The perplexing thing about life is the irresoluble complexity of reality, of things and relations alike. Nothing is simple. Every wrong done has a certain justice in it, and every good deed has dregs of evil. As for us, young still, and still without self-knowledge, we sounded a hundred discordant notes in the harsh jangle of that shock. We were furiously angry with each other, tender with each other, callously selfish, generously self-sacrificing.
I remember Marion saying innumerable detached things that didn't hang together one with another, that contradicted one another, that were nevertheless all in their places profoundly true and sincere. I see them now as so many vain experiments in her effort to apprehend the crumpled confusions of our complex moral landslip. Some I found irritating beyond measure. I answered her—sometimes quite abominably.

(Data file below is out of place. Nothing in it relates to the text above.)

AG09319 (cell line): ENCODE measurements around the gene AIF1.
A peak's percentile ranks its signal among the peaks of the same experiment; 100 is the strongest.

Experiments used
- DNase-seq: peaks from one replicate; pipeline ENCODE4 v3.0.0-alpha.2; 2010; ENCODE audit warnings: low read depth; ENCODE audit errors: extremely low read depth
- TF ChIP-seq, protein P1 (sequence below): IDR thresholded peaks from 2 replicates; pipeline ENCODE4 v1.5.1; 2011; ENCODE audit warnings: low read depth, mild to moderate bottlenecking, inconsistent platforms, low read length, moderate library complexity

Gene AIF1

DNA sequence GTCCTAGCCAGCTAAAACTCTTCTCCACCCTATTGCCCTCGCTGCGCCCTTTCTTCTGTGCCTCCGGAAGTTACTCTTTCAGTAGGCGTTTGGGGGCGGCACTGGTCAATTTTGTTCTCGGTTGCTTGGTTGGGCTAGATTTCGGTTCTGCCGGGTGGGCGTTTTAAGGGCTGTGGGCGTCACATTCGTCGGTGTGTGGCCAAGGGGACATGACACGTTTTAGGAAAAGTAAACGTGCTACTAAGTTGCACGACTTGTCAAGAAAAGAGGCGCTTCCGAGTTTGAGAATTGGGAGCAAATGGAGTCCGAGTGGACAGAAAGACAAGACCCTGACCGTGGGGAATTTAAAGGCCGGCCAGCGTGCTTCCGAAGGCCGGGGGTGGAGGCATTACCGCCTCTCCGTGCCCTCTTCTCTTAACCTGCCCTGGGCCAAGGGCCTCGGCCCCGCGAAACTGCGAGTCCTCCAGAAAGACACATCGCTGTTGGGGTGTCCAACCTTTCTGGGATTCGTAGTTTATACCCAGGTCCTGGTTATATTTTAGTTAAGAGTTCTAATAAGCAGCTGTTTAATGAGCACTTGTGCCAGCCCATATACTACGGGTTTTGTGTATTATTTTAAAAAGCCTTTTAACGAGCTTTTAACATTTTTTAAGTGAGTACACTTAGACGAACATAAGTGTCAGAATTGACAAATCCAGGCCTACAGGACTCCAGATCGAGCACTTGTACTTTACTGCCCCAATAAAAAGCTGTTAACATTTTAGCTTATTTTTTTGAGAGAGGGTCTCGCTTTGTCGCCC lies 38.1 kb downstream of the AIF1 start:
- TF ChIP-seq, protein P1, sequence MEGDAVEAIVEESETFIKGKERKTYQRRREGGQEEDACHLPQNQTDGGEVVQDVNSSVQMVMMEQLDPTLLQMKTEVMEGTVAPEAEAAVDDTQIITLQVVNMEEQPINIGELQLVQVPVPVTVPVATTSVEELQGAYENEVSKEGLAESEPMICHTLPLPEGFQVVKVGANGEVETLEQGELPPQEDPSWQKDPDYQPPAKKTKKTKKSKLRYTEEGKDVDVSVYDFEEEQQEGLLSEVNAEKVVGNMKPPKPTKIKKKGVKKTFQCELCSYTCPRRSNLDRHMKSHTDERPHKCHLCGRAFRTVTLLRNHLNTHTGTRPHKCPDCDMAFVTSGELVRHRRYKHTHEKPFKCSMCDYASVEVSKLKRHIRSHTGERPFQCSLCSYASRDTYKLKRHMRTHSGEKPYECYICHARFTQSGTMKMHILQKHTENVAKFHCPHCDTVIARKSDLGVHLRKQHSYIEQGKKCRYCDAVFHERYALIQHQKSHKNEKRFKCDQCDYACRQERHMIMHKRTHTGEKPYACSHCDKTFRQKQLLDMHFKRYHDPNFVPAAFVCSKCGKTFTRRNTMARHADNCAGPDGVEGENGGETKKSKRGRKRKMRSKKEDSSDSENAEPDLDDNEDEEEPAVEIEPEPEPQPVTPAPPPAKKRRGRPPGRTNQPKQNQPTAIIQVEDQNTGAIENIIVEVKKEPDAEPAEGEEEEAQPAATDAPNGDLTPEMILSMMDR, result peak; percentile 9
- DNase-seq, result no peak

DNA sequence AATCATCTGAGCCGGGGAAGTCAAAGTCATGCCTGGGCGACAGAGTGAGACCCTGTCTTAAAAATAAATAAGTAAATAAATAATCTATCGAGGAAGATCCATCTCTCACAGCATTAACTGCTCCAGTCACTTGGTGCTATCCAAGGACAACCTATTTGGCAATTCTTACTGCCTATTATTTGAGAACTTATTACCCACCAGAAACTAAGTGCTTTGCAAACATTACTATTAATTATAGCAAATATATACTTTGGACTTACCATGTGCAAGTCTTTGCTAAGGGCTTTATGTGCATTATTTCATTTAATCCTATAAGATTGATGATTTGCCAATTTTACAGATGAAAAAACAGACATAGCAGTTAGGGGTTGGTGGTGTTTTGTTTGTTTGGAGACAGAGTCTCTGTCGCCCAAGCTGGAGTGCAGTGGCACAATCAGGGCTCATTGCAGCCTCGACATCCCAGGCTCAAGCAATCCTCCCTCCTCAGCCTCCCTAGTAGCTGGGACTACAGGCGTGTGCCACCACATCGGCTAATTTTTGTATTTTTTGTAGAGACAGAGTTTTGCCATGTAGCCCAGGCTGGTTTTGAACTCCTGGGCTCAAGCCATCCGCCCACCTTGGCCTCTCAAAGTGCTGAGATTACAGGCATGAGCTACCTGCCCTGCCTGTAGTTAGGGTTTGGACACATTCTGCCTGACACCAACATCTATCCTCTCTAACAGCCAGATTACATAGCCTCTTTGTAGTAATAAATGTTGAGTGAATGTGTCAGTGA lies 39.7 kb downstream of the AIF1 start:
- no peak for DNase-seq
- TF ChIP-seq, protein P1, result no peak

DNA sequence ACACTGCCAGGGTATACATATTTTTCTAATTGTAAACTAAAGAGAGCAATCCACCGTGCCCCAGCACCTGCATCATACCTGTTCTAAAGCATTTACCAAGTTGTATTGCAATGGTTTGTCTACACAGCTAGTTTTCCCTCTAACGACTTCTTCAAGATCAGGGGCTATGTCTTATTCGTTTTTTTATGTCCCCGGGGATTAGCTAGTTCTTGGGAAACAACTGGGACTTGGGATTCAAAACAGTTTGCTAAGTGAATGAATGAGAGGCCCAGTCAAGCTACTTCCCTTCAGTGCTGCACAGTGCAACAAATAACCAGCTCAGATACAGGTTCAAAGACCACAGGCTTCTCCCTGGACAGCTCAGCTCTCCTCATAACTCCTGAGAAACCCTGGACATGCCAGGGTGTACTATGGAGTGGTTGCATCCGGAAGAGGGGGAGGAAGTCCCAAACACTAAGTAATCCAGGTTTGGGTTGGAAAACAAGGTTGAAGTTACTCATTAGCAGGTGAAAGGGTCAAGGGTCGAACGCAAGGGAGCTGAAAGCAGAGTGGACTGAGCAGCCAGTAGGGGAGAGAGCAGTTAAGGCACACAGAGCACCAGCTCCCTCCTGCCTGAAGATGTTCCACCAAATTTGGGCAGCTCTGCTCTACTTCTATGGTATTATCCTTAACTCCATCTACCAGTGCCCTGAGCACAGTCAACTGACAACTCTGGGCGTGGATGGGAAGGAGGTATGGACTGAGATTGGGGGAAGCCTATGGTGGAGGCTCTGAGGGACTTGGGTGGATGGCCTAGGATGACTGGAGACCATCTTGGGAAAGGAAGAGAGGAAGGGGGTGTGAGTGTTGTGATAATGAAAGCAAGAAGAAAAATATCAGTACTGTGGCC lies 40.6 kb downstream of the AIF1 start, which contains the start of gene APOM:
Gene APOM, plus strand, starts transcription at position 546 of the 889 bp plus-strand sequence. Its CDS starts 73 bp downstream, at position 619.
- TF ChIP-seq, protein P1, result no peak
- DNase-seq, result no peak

"Of course," she would say again and again, "my life has been a failure."
"I've besieged you for three years," I would retort, "asking it not to be. You've done as you pleased. If I've turned away at last——"
Or again she would revive all the stresses before our marriage.
"How you must hate me! I made you wait. Well, now—I suppose you have your revenge."
"Revenge!" I echoed.
Then she would try over the aspects of our new separated lives.
"I ought to earn my own living," she would insist. "I want to be quite independent. I've always hated London. Perhaps I shall try a poultry farm and bees.